Apple Pay Later will max out at $1,000 — no buying a MacBook Pro for you!

Apple Pay Later Home Screen
Apple Pay Later Home Screen (Image credit: Apple)

What you need to know

  • Apple Pay Later will max out at $1,000.
  • Apple will reportedly use your Apple ID as part of its credit checks.
  • Apple Pay Later will ship as part of iOS 16 later this year.

Apple's upcoming buy now, pay later service will only allow people to borrow a maximum of $1,000 based on their credit rating and other factors, including their Apple ID.

While Apple will run soft credit checks before allowing people to use its Apple Pay Later feature when iOS 16 ships this fall, it will reportedly also use the data it already holds on people to inform its money-lending decision. A WSJ report notes that Apple intends to only allow people to borrow $1,000 at most, even if their credit score is good and their Apple ID doesn't display a history of payment problems.

Payment plans per transaction will max out at $1,000, and the amount for which consumers are approved will depend on their credit reports and scores.Apple also will factor in its own information on millions of customers for identity verification and fraud prevention, the people said. Applicants whose Apple IDs have been in good standing for a long period and who have no indication of fraud are more likely to get approved.

By limiting loans to sub-$1,000, Apple is preventing people from using Apple Pay Later to buy a new MacBook Pro, some iPad Pro models, and even some of the best iPhones on the market. For those people, other options like Apple Card are of course available, although things like interest and payment fees could come into play then.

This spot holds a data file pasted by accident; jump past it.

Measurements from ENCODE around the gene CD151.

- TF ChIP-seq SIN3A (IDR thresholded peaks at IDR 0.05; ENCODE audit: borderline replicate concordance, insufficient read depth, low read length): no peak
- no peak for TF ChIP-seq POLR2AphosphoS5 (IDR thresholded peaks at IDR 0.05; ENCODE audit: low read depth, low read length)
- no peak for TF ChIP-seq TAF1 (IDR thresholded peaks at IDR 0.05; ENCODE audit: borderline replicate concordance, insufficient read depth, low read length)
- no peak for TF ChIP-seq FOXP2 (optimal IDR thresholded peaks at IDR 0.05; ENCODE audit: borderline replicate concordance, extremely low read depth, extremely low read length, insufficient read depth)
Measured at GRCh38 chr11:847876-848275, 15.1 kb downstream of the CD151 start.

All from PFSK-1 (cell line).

As expected, the WSJ report says Apple will "require consumers to link their debit card to its buy now, pay later service," with payments automatically taken from accounts every two weeks.

The news that Apple will handle the lending itself, rather than use a third-party provider as it does with Apple Card, was shared last week. It's said that Apple is only comfortable with the risks involved given the low values involved. If people don't make payments, Apple will likely hand things off to a specialist debt collection agency and be $1,000 out of pocket at most — something that wouldn't have been the case if it had backed its credit card in the same way, for example.

The company now feels comfortable becoming a lender in part because of the small dollar amount and short duration of the payment plans, people familiar with the matter said.

The Apple Pay Later feature will be available when iOS 16 ships later this year, likely in or around September. It'll allow customers to buy items via Apple Pay and then spread the cost across a six-week period with no interest or fees attached.

Oliver Haslam

Oliver Haslam has written about Apple and the wider technology business for more than a decade with bylines on How-To Geek, PC Mag, iDownloadBlog, and many more. He has also been published in print for Macworld, including cover stories. At iMore, Oliver is involved in daily news coverage and, not being short of opinions, has been known to 'explain' those thoughts in more detail, too. Having grown up using PCs and spending far too much money on graphics card and flashy RAM, Oliver switched to the Mac with a G5 iMac and hasn't looked back. Since then he's seen the growth of the smartphone world, backed by iPhone, and new product categories come and go. Current expertise includes iOS, macOS, streaming services, and pretty much anything that has a battery or plugs into a wall. Oliver also covers mobile gaming for iMore, with Apple Arcade a particular focus. He's been gaming since the Atari 2600 days and still struggles to comprehend the fact he can play console quality titles on his pocket computer.